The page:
Season chicken breasts with salt and pepper.
Mix flour and herbs in a plate or shallow bowl.
Coat chicken lightly in flour mixture.
In a skillet over medium high heat, melt butter and olive oil.
Lower heat to medium and add chicken breasts to pan.
Cook on each side 1 minute so the exterior is lightly golden.
Turn heat to low, cover pan with a lid, and cook for 10 minutes. NO PEEKING OR LIFTING LID!
After ten minutes, remove chicken from heat and allow to sit with the lid still on for 10 more minutes.

*If the chicken breasts are kind of fat, place them between two sheets of waxed paper and pound them flatter with a meat mallet.

Eat the chicken as is, or use it in any recipe that calls for cooked chicken. No more rotisserie chickens for me!

Thursday, March 21, 2013

Some Stuff I Like

It's time for another episode of Stuff I Like:

I love my Cyro-Cuff. My shoulder surgery recovery would have been so much worse without this machine. The first week, I was attached to it 24 hours a day. Now I use it 3 times a day after I do my physical therapy exercises. I hope you never need one of these, but if you do, here's how it works: You fill the cooler with ice and cold water. Then you put the cuff on your shoulder and strap it on with the velcro attachments. Turn it on, and it pumps continuous ice cold water through the cuff. It's just like having an ice pack on your shoulder, but you don't have to hold it there. If you run it continuously, it needs to be refilled about every four hours. There are also knee, ankle, wrist and foot cuffs too.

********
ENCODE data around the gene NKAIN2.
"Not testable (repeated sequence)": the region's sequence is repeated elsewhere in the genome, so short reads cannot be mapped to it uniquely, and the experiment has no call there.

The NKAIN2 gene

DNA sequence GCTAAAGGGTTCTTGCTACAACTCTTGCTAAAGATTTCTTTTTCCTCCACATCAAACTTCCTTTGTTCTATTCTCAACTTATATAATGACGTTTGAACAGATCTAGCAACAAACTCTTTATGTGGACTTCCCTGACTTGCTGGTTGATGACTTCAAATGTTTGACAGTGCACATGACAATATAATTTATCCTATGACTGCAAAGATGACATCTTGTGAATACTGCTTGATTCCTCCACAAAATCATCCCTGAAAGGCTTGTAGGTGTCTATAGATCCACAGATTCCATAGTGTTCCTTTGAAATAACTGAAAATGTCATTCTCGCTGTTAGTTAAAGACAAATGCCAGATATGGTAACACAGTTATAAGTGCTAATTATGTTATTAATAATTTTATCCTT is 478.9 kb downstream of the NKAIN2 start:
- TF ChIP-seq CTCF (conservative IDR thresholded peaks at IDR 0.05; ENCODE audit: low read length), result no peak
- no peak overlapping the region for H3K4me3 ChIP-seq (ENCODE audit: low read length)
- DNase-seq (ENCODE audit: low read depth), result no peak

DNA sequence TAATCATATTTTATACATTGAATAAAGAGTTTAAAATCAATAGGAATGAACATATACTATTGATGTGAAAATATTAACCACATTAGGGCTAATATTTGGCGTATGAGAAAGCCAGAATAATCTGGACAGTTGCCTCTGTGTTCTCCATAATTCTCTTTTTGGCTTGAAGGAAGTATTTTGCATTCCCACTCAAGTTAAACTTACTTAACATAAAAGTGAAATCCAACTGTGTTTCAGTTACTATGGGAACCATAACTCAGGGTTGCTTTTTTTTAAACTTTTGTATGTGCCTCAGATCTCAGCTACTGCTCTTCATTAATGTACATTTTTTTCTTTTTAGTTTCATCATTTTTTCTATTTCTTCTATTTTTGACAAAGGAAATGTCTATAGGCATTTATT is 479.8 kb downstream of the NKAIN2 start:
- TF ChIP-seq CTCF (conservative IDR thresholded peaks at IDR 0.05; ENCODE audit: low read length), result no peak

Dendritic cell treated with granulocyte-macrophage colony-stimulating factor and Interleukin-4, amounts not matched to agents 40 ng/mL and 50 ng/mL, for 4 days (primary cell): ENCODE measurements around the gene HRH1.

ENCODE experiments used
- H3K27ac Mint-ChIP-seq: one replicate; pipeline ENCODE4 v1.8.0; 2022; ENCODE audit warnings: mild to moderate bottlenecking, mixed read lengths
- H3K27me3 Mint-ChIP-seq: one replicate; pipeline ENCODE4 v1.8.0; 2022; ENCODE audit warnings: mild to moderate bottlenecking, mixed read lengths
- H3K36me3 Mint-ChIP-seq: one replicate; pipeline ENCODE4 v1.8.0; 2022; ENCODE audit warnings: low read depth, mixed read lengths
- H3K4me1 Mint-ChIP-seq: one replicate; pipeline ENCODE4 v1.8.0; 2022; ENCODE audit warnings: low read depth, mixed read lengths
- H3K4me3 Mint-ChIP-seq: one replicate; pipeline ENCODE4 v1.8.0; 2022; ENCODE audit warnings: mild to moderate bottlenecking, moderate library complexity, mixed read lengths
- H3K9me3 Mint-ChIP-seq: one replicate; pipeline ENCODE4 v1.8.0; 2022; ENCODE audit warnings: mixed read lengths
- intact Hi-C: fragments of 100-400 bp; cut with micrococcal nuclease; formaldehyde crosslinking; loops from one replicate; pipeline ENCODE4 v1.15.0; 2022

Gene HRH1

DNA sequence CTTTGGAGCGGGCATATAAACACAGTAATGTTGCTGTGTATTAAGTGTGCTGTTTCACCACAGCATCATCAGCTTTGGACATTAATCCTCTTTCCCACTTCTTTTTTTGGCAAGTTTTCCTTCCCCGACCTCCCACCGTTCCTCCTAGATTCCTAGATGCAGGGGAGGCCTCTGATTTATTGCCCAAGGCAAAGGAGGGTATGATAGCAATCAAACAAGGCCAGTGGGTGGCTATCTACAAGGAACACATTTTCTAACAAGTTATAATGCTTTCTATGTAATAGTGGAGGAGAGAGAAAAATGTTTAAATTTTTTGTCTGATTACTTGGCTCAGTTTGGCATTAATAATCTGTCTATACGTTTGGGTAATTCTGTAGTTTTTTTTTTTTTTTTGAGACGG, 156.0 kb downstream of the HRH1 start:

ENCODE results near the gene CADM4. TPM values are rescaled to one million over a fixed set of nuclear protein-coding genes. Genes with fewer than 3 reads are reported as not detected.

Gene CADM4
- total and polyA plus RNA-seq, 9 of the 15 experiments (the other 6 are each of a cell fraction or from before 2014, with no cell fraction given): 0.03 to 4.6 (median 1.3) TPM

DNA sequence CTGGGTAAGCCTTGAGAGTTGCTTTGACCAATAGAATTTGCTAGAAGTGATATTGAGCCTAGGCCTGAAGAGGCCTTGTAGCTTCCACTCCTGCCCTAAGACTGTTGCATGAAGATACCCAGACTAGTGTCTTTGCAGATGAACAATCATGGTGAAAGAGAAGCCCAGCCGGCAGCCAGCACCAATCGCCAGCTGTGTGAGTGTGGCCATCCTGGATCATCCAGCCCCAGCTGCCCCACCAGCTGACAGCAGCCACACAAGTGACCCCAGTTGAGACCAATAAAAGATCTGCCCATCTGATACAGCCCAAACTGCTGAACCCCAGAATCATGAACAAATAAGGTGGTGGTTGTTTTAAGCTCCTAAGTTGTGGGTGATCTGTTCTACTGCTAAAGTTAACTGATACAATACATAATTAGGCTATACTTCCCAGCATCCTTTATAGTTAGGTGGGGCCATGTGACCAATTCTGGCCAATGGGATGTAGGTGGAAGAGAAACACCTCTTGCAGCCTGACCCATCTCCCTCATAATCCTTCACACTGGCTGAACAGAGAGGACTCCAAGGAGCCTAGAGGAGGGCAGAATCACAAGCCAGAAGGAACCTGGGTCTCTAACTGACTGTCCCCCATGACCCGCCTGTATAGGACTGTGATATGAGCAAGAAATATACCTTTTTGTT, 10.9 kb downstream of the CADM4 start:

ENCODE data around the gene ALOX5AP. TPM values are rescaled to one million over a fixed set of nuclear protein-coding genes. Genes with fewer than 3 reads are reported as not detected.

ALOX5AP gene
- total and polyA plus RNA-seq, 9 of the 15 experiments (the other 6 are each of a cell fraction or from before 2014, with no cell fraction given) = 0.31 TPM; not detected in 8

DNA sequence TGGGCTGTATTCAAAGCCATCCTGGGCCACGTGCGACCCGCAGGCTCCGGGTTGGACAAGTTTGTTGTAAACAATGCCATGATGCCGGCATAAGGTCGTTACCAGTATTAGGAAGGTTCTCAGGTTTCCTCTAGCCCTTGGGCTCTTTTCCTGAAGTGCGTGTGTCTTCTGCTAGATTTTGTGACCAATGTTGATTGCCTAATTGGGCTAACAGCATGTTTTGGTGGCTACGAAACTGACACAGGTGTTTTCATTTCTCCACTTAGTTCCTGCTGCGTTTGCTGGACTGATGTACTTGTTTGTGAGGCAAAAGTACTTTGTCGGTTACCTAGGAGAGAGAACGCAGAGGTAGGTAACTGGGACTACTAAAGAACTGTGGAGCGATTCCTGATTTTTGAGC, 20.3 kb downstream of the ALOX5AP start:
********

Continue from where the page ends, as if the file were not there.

This is my favorite facial moisturizer. I only discovered it by using a sample given to me by my dermatologist several years ago. It is non-greasy and lasts all day. The one I've been using has an SPF of 15, but I just saw that they now have one with SPF 50. I'm switching to that.

These are the best binders in the world. They are actually called Staples Better Binders. But they should be called Staples Best Binders. They are kind of rubbery feeling, and they open up just right. You have to see them to really appreciate them. Next time you are in Staples, look them up.

If you have city water, you probably do not need this product. We happen to have a well, and for one reason or another, our water keeps staining our sinks, toilets and tubs. I've had the Culligan man out to check our water softener, and he claims there is no metal in the water. I don't believe him. Anyway, if you have a stained sink, all you have to do is fill it with water above the stain, squirt some of this Whink Rust Stain Remover in, and let it sit for a half hour. The stain magically disappears. Same for the toilet and tub.

Tuesday, March 19, 2013

Good News, Bad News